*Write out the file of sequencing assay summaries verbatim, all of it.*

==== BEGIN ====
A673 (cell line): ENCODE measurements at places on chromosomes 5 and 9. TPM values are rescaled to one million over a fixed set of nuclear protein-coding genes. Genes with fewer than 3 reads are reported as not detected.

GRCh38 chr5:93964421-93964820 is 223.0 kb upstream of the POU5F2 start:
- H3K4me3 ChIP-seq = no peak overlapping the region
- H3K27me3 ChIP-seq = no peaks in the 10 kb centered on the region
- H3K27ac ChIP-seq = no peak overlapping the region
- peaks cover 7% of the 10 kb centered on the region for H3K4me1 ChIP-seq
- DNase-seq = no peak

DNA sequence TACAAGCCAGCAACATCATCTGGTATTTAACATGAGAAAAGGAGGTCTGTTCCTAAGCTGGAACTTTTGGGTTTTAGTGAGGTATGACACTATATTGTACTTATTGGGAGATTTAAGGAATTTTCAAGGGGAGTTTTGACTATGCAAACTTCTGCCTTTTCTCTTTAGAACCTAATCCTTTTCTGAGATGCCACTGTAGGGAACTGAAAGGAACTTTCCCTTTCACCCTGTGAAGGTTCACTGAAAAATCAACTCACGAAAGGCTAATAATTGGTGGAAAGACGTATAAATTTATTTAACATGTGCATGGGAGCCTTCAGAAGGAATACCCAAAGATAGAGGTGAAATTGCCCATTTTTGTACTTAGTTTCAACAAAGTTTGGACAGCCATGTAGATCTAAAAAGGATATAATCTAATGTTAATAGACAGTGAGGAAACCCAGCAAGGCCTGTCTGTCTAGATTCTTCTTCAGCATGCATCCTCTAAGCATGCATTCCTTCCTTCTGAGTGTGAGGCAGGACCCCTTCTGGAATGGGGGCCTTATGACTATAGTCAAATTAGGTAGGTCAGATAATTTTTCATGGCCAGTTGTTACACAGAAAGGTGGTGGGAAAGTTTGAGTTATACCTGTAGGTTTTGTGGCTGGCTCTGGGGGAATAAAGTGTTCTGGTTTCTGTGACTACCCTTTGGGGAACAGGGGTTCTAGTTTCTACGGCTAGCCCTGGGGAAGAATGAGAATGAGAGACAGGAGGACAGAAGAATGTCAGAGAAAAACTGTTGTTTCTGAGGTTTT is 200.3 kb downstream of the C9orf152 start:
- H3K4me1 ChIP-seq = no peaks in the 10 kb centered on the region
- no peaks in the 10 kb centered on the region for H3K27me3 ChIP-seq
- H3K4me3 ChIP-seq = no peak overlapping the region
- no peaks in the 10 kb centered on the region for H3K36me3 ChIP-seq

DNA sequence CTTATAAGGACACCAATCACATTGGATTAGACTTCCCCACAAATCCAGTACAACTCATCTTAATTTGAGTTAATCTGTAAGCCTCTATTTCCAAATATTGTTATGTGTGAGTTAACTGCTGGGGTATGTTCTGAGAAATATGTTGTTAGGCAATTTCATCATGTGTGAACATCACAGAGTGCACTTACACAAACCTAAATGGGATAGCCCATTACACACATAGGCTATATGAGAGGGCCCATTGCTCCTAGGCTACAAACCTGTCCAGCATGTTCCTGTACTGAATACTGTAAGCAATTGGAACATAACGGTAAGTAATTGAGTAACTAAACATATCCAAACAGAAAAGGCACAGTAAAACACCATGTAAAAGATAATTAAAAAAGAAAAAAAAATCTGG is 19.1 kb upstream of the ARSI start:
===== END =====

A673 (cell line): ENCODE measurements at places on chromosomes 5 and 9. TPM values are rescaled to one million over a fixed set of nuclear protein-coding genes. Genes with fewer than 3 reads are reported as not detected.

GRCh38 chr5:93964421-93964820 is 223.0 kb upstream of the POU5F2 start:
- H3K4me3 ChIP-seq = no peak overlapping the region
- H3K27me3 ChIP-seq = no peaks in the 10 kb centered on the region
- H3K27ac ChIP-seq = no peak overlapping the region
- peaks cover 7% of the 10 kb centered on the region for H3K4me1 ChIP-seq
- DNase-seq = no peak

DNA sequence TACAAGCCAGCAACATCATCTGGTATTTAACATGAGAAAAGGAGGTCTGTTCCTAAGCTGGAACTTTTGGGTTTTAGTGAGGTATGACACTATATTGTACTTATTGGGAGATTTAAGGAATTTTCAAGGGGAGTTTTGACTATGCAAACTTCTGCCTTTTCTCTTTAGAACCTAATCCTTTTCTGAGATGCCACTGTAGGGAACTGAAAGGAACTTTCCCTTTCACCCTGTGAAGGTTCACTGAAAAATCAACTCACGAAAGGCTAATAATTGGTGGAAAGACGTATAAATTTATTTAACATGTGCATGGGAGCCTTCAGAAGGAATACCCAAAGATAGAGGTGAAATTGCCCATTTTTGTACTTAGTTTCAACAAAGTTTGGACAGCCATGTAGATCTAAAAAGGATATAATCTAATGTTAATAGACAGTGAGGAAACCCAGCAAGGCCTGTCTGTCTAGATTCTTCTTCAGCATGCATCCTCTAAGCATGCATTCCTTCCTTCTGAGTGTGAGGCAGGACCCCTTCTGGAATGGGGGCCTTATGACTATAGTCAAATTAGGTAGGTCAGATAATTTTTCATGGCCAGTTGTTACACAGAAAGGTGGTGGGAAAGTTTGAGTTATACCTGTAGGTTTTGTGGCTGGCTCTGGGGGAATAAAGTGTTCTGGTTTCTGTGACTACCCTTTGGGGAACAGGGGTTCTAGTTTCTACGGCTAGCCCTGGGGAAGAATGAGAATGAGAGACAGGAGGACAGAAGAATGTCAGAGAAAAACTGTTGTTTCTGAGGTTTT is 200.3 kb downstream of the C9orf152 start:
- H3K4me1 ChIP-seq = no peaks in the 10 kb centered on the region
- no peaks in the 10 kb centered on the region for H3K27me3 ChIP-seq
- H3K4me3 ChIP-seq = no peak overlapping the region
- no peaks in the 10 kb centered on the region for H3K36me3 ChIP-seq

DNA sequence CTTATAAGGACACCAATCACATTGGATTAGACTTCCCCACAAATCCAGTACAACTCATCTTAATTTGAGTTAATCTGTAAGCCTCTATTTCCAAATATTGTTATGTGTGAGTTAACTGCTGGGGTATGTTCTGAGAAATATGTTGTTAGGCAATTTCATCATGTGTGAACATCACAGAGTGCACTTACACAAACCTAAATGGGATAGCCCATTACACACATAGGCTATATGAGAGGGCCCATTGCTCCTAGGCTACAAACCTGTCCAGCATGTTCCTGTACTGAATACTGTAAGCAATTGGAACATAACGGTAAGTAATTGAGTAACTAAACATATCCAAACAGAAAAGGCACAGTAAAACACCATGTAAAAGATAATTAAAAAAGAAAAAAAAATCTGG is 19.1 kb upstream of the ARSI start: